1. Supply has to face this massive shift in demand with several constraints:
  • Firstly the flat if not shrinking market for telecoms services in terms of revenue. This is especially acute in the highly regulated European markets but it is increasingly true around the world.
  • Secondly, the revenue position belies a massive uplift in volumes and complexity of traffic. The more granular networks have to cope with video but also with complex series of loops including our personal, business and society links that may be private, open to public scrutiny or part of a 3rd party business process such as in the healthcare sector.
  • It is not that the role of connectivity is lessened, but that it is being absorbed into much broader business activities. The clear end-to-end nature of the early telephony systems has been replaced by either ‘end’ being variable, virtual, and dynamic and often via cloud-based 3rd party application. The connectivity provider may get the blame for poor performance of an application despite there being many steps in the process beyond their control.
  • The disruption on the supply side in terms of investing in the long term suitability of the networks to cope with this new age demand means that NFV , SDN , small cells, WiFi, shorter application development cycles and a generally more agile approach to business all add up to a short term need to increase budgets to get over the investment hump of removing siloed, legacy networks and services in favour of simpler more adaptable fixed and mobile services.

Given the pressures on the connectivity front, telcos are, of course, tempted to shift up the value chain towards the applications that really make different industries tick. And, the IOT also represents new territory to ‘conquer’. Neither, in my opinion, are that easy to achieve. The business applications players are already well versed in the industry-specific apps and that also translates for the major integrators when it comes to IOT in specific industries.

The answer is to adopt a much more open stance towards partnering with other specialist players and accept a supporting role. As ever, the caveat is that every country market is different. Some telcos will continue with prime contracting with a strong business, retail and/or media presence, but all players should seriously consider a multi-channel approach to the customer and let the customer choose.

And, by the way, there is little sympathy for the telco from outside. It is often perceived as having taken high profits over many years and neglecting to invest for the long term of the industry. Outsiders see the telcos as fair game when it comes to exploiting them in the digital marketplace. Customers, of course, see the benefits of their app-based worlds across their different devices as either part of their hierarchy of needs or just their basic human right.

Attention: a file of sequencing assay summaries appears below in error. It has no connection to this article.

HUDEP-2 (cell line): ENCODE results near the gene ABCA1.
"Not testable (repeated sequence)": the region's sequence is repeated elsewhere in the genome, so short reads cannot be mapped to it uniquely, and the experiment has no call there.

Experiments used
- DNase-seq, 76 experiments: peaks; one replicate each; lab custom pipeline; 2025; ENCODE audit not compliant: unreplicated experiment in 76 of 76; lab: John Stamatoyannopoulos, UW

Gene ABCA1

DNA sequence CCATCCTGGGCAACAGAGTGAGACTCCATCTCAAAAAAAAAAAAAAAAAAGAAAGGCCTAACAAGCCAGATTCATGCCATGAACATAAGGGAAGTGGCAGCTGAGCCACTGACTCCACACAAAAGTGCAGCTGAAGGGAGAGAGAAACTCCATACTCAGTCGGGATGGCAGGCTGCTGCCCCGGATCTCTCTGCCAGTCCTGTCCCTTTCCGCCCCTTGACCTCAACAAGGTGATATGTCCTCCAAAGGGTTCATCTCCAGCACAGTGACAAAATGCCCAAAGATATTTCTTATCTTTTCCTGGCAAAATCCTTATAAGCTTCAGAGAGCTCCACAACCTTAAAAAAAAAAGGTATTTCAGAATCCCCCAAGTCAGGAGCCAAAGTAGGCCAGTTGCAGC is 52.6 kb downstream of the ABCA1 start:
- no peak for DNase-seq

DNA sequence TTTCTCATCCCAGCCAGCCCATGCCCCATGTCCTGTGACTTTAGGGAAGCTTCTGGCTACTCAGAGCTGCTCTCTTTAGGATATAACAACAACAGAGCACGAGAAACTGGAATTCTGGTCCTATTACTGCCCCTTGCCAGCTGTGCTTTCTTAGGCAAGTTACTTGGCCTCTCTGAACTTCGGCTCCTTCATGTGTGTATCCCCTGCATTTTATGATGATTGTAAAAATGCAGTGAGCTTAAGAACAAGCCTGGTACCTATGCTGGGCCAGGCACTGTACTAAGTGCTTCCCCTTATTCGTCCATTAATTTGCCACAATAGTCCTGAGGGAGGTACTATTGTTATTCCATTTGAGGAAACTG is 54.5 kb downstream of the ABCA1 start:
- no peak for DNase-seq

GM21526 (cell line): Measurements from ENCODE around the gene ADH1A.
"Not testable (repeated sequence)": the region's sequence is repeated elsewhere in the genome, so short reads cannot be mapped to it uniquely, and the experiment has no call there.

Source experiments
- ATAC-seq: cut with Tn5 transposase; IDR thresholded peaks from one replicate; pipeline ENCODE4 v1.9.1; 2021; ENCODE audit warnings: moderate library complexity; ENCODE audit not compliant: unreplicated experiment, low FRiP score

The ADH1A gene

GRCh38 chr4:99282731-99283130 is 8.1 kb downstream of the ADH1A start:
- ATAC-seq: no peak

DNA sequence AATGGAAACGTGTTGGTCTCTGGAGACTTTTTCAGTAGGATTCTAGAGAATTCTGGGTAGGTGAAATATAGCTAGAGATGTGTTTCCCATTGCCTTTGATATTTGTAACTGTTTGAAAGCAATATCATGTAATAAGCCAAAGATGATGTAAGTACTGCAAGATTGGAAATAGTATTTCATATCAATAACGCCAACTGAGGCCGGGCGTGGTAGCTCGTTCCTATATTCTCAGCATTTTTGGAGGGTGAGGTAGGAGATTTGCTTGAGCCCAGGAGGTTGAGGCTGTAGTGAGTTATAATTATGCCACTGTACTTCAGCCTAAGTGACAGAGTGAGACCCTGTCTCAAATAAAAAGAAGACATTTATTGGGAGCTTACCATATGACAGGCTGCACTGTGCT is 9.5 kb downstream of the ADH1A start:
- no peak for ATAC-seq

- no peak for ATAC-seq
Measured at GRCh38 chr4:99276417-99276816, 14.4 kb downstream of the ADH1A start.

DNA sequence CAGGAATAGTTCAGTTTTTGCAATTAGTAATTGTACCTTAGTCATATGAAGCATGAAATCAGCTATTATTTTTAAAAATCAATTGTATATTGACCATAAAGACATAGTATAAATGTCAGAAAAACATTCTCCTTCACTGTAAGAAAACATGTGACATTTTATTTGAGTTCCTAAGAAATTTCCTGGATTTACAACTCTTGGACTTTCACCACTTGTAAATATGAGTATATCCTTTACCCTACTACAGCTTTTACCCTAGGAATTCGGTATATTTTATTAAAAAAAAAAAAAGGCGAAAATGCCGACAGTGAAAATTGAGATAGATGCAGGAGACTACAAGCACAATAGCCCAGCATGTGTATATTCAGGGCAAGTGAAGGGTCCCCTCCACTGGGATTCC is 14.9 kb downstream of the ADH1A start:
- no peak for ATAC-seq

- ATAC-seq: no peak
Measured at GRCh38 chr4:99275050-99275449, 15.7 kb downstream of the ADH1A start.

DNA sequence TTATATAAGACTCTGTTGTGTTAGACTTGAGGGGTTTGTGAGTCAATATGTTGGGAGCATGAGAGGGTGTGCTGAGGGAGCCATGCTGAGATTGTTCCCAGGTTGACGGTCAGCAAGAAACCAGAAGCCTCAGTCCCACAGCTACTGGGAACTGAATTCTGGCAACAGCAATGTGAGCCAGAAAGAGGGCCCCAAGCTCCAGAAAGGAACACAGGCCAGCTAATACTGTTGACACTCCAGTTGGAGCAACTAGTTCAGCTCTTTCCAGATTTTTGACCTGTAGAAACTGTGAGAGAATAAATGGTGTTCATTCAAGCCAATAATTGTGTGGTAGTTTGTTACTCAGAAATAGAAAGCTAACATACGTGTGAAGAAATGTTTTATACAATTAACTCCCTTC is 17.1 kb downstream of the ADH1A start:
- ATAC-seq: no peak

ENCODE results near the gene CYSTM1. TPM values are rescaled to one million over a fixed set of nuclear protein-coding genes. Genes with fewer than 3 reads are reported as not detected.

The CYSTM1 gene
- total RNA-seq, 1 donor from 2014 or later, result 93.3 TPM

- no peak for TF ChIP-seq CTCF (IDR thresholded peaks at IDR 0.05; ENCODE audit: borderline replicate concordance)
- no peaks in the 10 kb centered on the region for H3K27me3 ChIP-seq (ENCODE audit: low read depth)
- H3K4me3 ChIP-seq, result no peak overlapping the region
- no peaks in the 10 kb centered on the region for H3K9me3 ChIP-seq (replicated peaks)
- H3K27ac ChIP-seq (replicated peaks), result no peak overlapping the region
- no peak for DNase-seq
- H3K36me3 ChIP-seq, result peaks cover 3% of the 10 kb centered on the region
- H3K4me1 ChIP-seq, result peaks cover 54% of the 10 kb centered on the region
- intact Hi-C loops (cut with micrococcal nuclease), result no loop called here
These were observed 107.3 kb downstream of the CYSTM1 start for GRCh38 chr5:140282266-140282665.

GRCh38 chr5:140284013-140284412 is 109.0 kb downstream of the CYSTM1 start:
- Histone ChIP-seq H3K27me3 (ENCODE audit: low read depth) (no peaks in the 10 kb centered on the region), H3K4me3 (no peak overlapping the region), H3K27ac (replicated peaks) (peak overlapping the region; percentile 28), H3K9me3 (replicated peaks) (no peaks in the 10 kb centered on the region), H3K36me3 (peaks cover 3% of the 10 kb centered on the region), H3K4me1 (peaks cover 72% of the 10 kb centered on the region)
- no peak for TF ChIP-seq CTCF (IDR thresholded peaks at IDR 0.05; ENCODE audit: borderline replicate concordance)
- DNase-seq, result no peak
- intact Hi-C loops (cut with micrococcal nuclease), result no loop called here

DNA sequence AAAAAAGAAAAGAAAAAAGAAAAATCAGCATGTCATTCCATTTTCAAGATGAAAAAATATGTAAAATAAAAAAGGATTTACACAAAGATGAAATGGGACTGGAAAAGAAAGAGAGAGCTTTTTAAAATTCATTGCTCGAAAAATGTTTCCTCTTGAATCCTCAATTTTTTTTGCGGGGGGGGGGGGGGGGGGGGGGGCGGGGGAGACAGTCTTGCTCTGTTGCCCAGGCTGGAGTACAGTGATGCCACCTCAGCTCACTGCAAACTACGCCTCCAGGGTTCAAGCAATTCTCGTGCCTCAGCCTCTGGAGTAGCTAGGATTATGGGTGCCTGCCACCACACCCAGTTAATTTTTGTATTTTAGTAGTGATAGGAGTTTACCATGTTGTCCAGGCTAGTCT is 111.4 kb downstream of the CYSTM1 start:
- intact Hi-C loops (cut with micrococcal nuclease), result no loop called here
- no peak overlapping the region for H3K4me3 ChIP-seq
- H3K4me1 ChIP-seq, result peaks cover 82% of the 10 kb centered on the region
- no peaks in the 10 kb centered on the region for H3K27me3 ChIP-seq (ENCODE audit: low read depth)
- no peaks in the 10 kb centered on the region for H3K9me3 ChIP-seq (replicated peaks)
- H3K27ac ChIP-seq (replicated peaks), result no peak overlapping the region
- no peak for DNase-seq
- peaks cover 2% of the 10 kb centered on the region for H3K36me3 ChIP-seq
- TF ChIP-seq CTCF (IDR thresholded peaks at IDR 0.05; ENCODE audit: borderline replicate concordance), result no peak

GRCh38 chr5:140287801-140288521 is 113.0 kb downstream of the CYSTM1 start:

Policy has to ultimately rebalance this demand and supply issue. If telcos are not incented properly to build future-proof networks then the politicians won’t be able to use broadband and digital inclusion as just another thing to throw around during election times.

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Kroes Goes out Blazing … “Telcos are their own worst enemy”

No-one expected her to go quietly and Neelie Kroes, the out-going European Commission’s vice president for the Digital Agenda, did not disappoint. Speaking to the European Telecommunications Network Operators’ Association (ETNO), last week in Brussels, she let the major European telcos have it – with both barrels … Like John Wayne in a bar-room disagreement, Kroes waded straight in, stating her speech could be entitled “Adapt or die: What I would do if I ran a telecom company.” She went on to hit the assembled delegates hard stating “sometimes I think the telecoms sector is its own worst enemy”.

Warming to her theme, (and practically blowing on her knuckles), she told the telcos that they “have to change”. “What is the telecoms sector’s relationship to that digital future?” she asked. “Will you be leading us there? Or will you be dragged along behind, against your will, resisting until the last?”
In addition, , she urged operators to change their views of Over the Top players in the sector, and stressed that digital content providers are a key motivator behind consumer use of broadband services. How many European consumers would want ever faster broadband if there were no over the top services? She asked. “If there were no Facebook, no YouTube, no Netflix, no Spotify? OTT players are the ones driving digital demand, demand for your services! That is something you can work with, not against.”